Discussions of leading-edge voice technology might include a myriad of topics from session initiation protocol (SIP) to WiMAX vs. LTE, to sophisticated telepresence systems. In October, Comcast announced a new product in the telephony space: cordless phones.
Wait, isn’t that more 1980s than 2009?
Apparently, it’s a bit of the glass half-empty as opposed to the glass half-full. While execs at the incumbent telcos fret about the demise of the landline, Comcast has identified the landline as an opportunity.
"Almost 80 percent of households do have a wired telephone connection, and the home phone has much better clarity and call consistency than your mobile," according to Charlie Douglas, a spokesman for Comcast, who added that the average household replaces its home phone every 18 months.
In a mature cable television industry, Comcast is targeting retail consumer electronics, dominated by the Walmarts and BestBuys of the world, as a potential growth business. With consumers replacing their phones so often, "the size of that market is huge, hundreds of millions of dollars a year," said Douglas.
"There haven’t been any real innovations to the home phone since caller ID," he said. "It’s another example of how we’re trying to bring innovation to what we see as a completely ignored technology — the home phone."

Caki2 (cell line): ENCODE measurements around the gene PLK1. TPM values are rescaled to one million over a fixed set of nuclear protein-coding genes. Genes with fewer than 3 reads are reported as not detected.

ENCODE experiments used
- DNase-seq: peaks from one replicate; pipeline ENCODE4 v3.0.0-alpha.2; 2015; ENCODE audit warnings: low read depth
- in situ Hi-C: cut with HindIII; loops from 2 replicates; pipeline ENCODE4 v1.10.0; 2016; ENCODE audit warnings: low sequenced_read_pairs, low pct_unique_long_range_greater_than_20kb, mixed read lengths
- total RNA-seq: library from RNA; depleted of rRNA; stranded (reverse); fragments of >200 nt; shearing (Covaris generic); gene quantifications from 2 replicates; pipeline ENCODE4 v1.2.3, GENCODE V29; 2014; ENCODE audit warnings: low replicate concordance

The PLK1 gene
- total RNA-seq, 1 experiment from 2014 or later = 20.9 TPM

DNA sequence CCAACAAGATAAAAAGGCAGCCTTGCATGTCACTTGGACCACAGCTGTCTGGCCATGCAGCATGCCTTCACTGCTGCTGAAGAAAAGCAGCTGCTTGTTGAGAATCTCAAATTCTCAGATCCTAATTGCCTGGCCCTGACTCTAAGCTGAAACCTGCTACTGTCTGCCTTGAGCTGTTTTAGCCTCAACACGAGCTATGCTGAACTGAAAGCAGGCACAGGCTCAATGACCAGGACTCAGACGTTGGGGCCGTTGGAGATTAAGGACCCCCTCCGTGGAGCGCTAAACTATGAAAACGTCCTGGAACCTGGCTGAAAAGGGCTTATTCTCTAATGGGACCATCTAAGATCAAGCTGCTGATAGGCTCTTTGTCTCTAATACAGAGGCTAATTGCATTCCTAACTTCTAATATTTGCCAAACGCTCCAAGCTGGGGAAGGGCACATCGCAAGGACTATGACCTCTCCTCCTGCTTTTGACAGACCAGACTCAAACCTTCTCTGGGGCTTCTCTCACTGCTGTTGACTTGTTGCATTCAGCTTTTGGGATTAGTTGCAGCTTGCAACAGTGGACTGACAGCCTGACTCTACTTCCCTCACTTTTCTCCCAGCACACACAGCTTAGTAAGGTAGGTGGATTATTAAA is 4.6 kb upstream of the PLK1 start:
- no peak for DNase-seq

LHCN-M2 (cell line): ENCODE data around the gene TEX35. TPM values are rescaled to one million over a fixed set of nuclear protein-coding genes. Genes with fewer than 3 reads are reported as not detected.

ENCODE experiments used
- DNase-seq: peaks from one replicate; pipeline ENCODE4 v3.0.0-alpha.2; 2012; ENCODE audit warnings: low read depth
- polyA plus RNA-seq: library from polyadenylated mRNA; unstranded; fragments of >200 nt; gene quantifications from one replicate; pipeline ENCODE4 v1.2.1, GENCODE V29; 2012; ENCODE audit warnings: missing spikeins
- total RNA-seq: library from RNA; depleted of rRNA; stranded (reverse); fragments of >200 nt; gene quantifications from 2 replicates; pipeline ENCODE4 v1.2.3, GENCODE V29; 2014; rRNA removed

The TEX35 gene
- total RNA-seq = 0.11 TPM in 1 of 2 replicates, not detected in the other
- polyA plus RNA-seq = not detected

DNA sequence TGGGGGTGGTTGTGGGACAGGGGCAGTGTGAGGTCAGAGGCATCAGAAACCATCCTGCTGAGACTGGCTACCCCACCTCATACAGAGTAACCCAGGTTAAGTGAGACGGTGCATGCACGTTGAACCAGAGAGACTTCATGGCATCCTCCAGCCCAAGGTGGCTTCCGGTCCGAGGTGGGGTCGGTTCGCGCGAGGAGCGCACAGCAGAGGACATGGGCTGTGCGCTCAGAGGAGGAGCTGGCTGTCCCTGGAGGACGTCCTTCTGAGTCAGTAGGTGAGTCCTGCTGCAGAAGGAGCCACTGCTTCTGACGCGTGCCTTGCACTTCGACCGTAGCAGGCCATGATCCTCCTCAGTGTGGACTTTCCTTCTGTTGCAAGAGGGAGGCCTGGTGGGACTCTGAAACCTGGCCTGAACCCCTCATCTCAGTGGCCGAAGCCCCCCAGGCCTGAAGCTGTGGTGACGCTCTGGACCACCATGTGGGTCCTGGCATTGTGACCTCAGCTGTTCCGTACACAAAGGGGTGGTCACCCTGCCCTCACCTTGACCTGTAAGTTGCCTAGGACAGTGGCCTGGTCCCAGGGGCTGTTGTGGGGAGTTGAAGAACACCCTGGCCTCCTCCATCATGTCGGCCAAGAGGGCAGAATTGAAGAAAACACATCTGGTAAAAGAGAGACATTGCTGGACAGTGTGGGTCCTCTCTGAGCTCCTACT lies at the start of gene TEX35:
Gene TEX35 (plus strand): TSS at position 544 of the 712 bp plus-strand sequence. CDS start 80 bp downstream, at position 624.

Comcast’s cordless phone VoIP offering has been named "HomePoint," and is being offered initially in its Fort Myers, Florida system. Thomson is providing the digital enhanced cordless telecommunications (DECT) device.
DECT is a technology that’s been around in Europe for 15-plus years, with handsets available at retail in the United States for more than five years, according to Brad Sparks, Thomson’s director of business development, North American Cable. In 2005 the FCC allocated spectrum for DECT in its own band, so it has no competing devices.
"It’s really interference free," said Sparks. "It has great range, up to 300 meters as opposed to WiFi, which is expensive and doesn’t have very good range. DECT also has a data channel where we take advantage of Internet related items."
"This is a DECT phone on steroids," said Douglas of Thomson’s advanced cable gateway. The HomePoint gateway has a DOCSIS 2.0/PacketCable 1.5-powered voice modem and 802.11 a/g home router. Additionally, it has two Ethernet ports and one RJ-11 phone line.
Subscribers can purchase up to five Home Point handsets to access voice mail, of course, as well as personal information from their PC, including email and electronic address book. The DECT technology will also handle some Internet Widgit-like applications, including top news stories, sports scores and weather reports.